Cristina Odone worries about teenage sex

We have debased sex: certificate 15 films sizzle with explicit scenes

When I was growing up, the first kiss was a seminal rite of passage: we girls could tell you the exact hour of the precise Saturday night party at which the Great Event took place. We saw ourselves as Juliet to his Romeo, and though the encounter may have proved a bit sweaty and embarrassing, we replayed it in our imaginations against a soundtrack of Zeffirelli's movie version of Shakespeare's teenage lovers. We treated sex, if not with awe, with a healthy respect.

No longer. We have systematically debased sex: certificate 15 films sizzle with explicit sex scenes; television programmes regularly ignore the nine o'clock watershed to show gross and meaningless sexual activity in everything from soaps to adverts; girls aged nine wear thongs, Lycra tops and make-up that would suit a tart on the lookout for kerb-crawlers.

All of this is a prelude to what is now seen as a naughty game rather than an emotional turning point. Is it any wonder that schoolchildren snog at 11, bonk at 13 and have anal sex at 16? And is it any wonder that predatory adults - not just paedophiles - find teeny-boppers and even younger children, with their know-it-all ways and come-hither looks, an irresistible turn-on?

We've done the damage - divorcing sex from any feeling or, indeed, censure. Can any law we pass repair the harm done? Legislators think so: the Sexual Offences Bill meandering through parliament right now aims to label all non-consensual sexual touching illegal. This way, the thinking goes, predatory adults will steer clear of their young victims. The problem is that the proposed law will retain the present age of consent at 16 - thus making any under-16s who engage in consensual sex as liable to criminal charges as the abusive perv.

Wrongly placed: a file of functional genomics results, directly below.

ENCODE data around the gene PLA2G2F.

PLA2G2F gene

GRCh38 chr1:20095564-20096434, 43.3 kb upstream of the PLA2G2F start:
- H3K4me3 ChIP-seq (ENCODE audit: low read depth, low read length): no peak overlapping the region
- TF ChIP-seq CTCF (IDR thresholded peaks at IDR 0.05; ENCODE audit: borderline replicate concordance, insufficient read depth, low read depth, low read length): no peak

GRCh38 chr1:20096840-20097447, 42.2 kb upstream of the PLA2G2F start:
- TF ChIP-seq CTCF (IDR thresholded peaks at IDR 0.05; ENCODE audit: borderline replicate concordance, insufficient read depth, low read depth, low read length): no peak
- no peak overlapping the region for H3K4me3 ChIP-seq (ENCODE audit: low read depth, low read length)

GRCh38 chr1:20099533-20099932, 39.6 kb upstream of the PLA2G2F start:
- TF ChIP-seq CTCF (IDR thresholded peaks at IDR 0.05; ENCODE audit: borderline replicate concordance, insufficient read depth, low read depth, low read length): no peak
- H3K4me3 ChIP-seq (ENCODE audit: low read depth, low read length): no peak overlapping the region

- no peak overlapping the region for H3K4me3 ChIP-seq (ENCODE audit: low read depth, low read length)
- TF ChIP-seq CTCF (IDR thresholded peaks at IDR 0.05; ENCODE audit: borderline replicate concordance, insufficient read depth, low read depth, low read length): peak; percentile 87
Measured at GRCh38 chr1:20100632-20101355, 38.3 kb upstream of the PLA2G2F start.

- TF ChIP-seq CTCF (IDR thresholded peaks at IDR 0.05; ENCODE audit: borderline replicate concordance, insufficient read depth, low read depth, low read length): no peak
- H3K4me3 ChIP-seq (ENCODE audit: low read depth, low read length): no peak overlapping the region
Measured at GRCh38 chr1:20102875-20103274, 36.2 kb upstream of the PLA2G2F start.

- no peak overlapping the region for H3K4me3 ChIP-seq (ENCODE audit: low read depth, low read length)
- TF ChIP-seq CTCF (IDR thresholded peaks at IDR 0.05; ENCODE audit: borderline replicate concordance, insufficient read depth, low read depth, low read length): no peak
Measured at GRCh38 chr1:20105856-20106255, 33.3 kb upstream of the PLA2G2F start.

This is rank hypocrisy. We cannot create a society where anything goes and everyone's at it and then expect 15-year- olds to lead the lives of celibate monks. We cannot allow corporations and film-makers and fashion designers to bombard us daily with titillating images - and then censor Junior for making love to his girlfriend.

Either we push the sex genie back into the bottle and purge our lifestyle of its overt (and over-) sexiness by raising the age of consent to 18; or we continue in our permissive way and allow under-16s to heed the message we keep sending them, and copulate to their hearts' content.